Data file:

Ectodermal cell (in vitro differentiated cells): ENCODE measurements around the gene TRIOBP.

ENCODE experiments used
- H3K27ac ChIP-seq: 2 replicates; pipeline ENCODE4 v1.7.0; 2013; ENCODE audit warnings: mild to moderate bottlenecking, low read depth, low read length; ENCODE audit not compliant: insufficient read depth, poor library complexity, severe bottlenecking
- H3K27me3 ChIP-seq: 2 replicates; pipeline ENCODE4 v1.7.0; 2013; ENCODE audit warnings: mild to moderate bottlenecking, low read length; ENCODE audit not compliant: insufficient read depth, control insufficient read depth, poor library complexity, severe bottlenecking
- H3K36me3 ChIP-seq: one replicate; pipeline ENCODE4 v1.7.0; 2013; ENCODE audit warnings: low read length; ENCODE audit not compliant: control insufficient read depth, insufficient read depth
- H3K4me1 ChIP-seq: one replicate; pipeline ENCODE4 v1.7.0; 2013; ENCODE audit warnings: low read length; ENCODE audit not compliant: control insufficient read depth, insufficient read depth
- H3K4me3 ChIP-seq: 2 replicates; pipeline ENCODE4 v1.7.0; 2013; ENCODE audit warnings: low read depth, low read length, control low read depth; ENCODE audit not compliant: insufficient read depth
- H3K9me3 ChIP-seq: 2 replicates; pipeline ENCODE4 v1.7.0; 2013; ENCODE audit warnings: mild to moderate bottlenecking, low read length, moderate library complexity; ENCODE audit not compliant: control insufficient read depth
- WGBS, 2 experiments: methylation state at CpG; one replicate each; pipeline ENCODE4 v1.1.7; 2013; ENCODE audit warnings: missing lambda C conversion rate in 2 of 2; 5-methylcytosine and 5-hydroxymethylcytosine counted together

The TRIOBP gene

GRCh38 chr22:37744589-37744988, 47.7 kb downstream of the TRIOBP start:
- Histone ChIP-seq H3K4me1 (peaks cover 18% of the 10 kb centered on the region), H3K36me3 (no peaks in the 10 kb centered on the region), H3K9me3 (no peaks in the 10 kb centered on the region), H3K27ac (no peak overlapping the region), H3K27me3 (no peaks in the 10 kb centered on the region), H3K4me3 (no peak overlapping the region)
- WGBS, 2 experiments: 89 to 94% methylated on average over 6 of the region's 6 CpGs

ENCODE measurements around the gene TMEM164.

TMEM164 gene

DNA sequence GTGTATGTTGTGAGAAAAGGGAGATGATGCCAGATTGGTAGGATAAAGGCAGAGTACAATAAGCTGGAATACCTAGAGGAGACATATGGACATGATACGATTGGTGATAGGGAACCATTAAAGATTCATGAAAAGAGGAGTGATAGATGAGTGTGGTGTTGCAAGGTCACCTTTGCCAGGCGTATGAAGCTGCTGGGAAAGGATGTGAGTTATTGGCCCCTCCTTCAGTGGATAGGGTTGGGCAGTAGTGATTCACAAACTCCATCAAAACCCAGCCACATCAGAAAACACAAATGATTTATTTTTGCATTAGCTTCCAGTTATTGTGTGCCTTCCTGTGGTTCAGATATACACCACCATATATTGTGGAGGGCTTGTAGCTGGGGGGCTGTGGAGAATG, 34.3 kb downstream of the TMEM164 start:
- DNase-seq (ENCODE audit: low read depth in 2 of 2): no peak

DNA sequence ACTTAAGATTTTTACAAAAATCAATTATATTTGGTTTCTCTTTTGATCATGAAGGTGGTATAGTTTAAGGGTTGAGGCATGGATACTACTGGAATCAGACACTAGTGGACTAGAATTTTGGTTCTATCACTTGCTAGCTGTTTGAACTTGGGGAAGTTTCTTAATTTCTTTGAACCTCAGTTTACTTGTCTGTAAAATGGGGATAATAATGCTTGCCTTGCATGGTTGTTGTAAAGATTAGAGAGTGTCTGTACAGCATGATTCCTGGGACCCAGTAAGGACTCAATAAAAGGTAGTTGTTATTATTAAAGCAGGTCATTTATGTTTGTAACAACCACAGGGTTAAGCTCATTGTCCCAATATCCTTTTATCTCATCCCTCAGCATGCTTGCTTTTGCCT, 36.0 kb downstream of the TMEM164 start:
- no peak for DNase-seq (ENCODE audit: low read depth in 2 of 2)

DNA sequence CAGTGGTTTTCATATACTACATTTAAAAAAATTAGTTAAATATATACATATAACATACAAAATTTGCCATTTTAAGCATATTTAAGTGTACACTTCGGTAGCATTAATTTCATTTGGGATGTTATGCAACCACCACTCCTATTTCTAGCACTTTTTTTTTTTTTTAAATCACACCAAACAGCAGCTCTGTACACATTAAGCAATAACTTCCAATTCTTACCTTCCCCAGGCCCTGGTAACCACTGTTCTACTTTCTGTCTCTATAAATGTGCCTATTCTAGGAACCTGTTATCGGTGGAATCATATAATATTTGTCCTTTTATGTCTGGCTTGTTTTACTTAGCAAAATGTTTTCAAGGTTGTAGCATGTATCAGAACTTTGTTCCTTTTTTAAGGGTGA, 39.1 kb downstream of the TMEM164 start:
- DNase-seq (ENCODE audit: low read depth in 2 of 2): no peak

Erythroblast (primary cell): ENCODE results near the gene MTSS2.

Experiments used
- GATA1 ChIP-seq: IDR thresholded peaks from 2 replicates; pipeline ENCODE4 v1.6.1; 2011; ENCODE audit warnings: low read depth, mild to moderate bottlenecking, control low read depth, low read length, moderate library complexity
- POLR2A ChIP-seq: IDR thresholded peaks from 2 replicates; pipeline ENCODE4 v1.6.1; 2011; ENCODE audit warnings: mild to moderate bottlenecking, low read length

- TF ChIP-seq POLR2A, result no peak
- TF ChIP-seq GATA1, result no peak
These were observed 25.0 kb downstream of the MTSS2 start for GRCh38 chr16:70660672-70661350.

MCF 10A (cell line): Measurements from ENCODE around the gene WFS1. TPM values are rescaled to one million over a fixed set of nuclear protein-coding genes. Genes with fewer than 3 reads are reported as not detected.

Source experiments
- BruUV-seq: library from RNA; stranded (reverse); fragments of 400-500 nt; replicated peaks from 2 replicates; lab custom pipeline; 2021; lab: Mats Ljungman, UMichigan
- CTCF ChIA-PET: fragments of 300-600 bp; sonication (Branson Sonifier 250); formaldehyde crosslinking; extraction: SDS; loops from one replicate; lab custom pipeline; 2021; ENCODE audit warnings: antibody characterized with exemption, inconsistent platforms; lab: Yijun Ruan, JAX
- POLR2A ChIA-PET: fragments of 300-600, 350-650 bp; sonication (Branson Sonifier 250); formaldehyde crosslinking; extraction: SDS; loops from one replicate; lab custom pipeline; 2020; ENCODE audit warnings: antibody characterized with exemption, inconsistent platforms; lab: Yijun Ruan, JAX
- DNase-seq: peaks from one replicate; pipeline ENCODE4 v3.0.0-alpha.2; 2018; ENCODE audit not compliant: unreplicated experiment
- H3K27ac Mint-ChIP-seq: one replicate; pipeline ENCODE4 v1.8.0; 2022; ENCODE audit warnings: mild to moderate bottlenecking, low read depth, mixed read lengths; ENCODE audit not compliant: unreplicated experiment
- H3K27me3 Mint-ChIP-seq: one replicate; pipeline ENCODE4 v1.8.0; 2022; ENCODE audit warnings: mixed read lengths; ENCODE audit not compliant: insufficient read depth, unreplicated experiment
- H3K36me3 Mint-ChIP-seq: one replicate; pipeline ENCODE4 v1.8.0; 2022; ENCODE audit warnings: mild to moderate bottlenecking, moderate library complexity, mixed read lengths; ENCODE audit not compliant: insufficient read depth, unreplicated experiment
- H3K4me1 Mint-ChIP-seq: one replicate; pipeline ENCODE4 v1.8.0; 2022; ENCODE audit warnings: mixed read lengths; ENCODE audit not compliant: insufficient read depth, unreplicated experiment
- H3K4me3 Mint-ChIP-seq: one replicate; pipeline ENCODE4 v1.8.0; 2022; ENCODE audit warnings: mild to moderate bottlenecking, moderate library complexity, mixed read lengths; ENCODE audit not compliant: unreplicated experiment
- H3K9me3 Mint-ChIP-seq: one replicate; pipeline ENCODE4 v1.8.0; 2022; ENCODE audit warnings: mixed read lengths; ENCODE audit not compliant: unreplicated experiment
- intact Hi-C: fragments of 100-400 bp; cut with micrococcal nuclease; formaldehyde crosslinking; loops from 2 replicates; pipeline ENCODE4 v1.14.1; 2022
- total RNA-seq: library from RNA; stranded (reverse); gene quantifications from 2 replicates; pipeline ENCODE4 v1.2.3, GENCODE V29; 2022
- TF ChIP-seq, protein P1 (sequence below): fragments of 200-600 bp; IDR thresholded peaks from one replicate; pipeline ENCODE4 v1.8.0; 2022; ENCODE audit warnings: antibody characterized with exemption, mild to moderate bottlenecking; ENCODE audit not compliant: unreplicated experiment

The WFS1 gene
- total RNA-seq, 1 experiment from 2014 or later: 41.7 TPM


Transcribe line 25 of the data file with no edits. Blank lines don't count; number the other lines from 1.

- POLR2A ChIP-seq: IDR thresholded peaks from 2 replicates; pipeline ENCODE4 v1.6.1; 2011; ENCODE audit warnings: mild to moderate bottlenecking, low read length